Science and Health

Why We Dream

A look at the science and theory of dreaming.

Why We Dream
Jorge Saenz / AP

Dreams.  They’re sometimes strange. Sometimes fascinating. 

Ancient Egyptians believed dreams were messages from the gods. 

Dozens of dream tropes exist in our storytelling, too. 

We have clues dreamers share some commonalities. But why do we dream? Understanding that starts when our head hits the pillow. 

The National Institutes of Health says your body moves through four stages when you sleep. Your brain acts differently depending on the stage.  

Stage 1 is the transition from awake to asleep, that drifting feeling. Your muscles may relax, and even twitch or jerk. Your brain waves are still very active. You’re calm, but quietly alert.  

In stage 2 you move into light sleep. Your heartbeat, breathing, and brain activity slows down. Eye movement stops here.  

In stage 3, about 35-45 minutes into your sleep, is deep sleep — a restorative rest that leaves you waking refreshed. Heartbeat and breathing are at their slowest, brain waves slow down and become larger.  

And lastly-stage 4: REM sleep, or rapid eye movement. Here, your eyes dart back and forth behind your closed eyelids.    

Breathing, heart rate, blood pressure rise, and brain activity picks up too — almost as if you were awake. REM sleep is where most of your dreams happen. 

Meanwhile, the answer to why we dream is about as clear as recalling details from that dream. 

There are a handful of theories. Sigmund Freud, the founding father of pyschotherapy, hypothesized in “The Interpretation of Dreams” that our dreams show us our most repressed wishes, fulfilled.  

Images in dreams, Freud says, have symbolic meaning. Dreaming about an animal could represent your child.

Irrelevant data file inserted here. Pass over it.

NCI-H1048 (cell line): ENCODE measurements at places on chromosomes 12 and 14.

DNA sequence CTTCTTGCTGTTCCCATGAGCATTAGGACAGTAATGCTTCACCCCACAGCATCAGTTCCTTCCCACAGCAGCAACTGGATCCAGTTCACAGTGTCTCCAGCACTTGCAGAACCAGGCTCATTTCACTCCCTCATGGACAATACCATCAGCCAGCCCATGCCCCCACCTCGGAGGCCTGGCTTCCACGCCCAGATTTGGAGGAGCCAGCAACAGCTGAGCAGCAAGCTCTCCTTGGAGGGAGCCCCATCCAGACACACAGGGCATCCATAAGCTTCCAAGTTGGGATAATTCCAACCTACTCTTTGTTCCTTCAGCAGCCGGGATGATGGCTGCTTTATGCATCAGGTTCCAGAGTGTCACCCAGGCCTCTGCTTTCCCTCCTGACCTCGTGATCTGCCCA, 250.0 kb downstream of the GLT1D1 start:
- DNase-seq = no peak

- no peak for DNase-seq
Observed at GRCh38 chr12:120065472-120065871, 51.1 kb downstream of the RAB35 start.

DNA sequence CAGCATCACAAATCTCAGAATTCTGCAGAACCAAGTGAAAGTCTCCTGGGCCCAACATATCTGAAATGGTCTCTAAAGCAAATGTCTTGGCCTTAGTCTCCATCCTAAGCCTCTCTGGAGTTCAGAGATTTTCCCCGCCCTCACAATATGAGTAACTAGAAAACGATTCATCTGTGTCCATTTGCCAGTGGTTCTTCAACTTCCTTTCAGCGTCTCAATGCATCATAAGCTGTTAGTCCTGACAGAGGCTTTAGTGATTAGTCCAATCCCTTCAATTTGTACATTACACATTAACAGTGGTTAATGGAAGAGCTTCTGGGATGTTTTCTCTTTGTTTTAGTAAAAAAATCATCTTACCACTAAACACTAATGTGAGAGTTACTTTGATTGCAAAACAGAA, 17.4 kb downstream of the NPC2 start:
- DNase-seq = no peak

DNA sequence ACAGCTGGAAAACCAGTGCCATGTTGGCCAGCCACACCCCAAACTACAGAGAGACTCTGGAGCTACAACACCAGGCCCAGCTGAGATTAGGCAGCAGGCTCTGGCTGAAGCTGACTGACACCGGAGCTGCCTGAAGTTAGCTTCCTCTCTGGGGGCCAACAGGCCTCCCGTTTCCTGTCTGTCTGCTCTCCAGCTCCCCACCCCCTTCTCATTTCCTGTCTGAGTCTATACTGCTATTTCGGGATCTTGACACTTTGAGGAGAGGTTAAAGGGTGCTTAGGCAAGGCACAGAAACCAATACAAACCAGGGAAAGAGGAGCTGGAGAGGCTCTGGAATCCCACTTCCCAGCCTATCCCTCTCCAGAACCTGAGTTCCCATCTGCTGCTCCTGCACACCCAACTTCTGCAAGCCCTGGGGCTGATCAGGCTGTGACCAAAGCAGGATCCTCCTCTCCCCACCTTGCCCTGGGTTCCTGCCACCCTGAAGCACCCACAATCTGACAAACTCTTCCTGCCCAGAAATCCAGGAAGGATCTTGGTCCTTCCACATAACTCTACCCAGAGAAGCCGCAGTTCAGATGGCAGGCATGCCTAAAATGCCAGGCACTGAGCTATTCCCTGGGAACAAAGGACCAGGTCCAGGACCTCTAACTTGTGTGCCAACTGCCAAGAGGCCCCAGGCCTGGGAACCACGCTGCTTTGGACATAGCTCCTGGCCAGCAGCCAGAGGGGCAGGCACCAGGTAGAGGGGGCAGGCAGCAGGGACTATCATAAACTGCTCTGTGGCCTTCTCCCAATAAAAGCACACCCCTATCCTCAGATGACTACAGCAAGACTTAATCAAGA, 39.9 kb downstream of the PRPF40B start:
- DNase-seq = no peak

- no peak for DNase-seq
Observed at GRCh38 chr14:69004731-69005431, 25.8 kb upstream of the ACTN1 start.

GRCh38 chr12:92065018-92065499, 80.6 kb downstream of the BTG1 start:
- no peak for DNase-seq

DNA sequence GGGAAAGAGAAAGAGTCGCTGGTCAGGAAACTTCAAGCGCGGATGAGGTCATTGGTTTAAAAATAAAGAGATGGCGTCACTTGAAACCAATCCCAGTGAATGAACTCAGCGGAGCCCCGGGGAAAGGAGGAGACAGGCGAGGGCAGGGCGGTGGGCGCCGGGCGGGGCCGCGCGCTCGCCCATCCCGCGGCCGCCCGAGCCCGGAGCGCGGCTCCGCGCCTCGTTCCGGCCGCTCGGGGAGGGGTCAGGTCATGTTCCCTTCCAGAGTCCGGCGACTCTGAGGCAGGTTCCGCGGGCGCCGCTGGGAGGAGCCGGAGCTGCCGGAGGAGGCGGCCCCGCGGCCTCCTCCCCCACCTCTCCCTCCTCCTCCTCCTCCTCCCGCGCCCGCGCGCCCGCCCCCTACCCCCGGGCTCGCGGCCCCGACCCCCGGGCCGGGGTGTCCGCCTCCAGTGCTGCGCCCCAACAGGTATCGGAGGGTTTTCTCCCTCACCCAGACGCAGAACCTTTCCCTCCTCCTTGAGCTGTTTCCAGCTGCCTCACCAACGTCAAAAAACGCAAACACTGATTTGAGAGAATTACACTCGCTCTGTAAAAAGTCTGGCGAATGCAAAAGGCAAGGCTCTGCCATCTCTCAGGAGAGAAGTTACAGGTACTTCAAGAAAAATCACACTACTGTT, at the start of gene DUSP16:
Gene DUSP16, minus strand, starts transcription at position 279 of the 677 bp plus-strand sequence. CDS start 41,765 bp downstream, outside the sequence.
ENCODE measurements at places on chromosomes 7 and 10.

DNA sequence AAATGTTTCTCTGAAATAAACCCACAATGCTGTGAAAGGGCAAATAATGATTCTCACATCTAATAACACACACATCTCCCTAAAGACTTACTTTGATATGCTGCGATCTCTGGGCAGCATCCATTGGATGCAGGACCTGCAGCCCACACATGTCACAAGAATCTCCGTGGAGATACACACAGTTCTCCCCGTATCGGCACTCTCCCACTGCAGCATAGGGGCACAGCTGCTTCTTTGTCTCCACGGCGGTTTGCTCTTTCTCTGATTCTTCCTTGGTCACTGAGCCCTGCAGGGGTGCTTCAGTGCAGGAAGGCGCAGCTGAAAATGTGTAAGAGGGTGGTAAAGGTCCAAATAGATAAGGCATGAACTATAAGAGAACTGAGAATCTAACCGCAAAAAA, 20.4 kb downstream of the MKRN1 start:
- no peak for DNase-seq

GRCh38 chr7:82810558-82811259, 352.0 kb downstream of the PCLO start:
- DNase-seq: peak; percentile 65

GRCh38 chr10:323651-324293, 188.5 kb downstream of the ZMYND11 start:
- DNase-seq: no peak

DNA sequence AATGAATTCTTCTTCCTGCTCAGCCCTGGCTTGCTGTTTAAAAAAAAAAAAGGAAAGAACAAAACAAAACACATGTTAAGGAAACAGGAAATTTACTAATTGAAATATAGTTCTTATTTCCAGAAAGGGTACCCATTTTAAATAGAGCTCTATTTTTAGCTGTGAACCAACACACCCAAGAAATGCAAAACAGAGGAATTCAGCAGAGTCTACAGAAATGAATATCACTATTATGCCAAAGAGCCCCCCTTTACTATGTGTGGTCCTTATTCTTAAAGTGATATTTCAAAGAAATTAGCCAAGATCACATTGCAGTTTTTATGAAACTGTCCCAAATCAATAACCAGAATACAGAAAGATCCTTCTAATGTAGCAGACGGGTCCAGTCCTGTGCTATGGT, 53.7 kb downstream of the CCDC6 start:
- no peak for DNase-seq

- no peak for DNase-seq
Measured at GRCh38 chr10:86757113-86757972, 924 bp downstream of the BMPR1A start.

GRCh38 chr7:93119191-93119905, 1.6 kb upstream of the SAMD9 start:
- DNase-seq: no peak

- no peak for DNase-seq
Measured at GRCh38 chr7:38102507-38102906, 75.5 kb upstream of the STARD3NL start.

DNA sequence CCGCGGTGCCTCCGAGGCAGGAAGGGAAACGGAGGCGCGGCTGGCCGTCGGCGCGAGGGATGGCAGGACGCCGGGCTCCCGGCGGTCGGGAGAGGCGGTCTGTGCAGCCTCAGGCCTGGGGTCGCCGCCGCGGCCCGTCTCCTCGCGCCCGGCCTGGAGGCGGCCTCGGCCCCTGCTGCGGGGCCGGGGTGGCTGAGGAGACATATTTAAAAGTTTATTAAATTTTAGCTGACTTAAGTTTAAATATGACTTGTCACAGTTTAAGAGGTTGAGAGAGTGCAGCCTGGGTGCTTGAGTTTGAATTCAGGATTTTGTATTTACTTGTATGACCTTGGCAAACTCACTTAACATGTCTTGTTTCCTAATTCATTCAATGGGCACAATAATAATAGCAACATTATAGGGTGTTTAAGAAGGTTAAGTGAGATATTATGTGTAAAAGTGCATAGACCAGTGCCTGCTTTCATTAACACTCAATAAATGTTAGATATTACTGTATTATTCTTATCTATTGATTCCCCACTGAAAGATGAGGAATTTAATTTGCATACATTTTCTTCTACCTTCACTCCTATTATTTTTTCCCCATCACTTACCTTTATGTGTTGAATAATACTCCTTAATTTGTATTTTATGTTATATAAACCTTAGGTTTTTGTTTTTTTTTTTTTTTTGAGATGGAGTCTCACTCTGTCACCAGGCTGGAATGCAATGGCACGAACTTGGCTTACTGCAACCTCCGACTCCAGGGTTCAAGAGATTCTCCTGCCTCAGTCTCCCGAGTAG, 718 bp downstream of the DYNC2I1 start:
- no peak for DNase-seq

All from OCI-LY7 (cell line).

But this old school theory is criticized for lacking scientific support.  

Some theories focus on memory.

The latest research from the American Academy of Sleep Medicine suggested more than 50 percent of those studied had a dream they could trace to a memory. The information processing theory proposes dreams help us store memories. 

Then there’s activation synthesis theory.  

This premise focuses on the neurobiology of REM sleep. It suggests that in REM, firing neurons help the brain call up random visual memories and turn that image into a story.  This is among the most accepted theories. 

The last two theories suggest our dreams are serving as a rehearsal of sorts, helping our brain prep for future unknowns. They also give the best clues into why we have nightmares. 

Social simulation theory suggests our dreams let us practice real life social situations: like dreaming about a job interview or asking your crush on a date.  That same study found 25 percent of dreamers could tie their dreams to something they had coming up.   

Lastly, there’s threat simulation theory.  This speculates that dreams serve as dry run through dangerous situation in our sleep, where we’re actually safe. It could be that classic dream when you show up to work without pants on, or that one when you’re falling.  

Threat simulation theory accounts for the less evolved part of our brain that still thinks we’re primitive, facing life and death dangers every day.   

Sleep and dream research is still relatively new. We don’t know why some people don’t dream at all. Or why dreams can be hard to remember.  

But more clues will come as science evolves. So, for now, to get a precise answer, we’ll just need to sleep on it.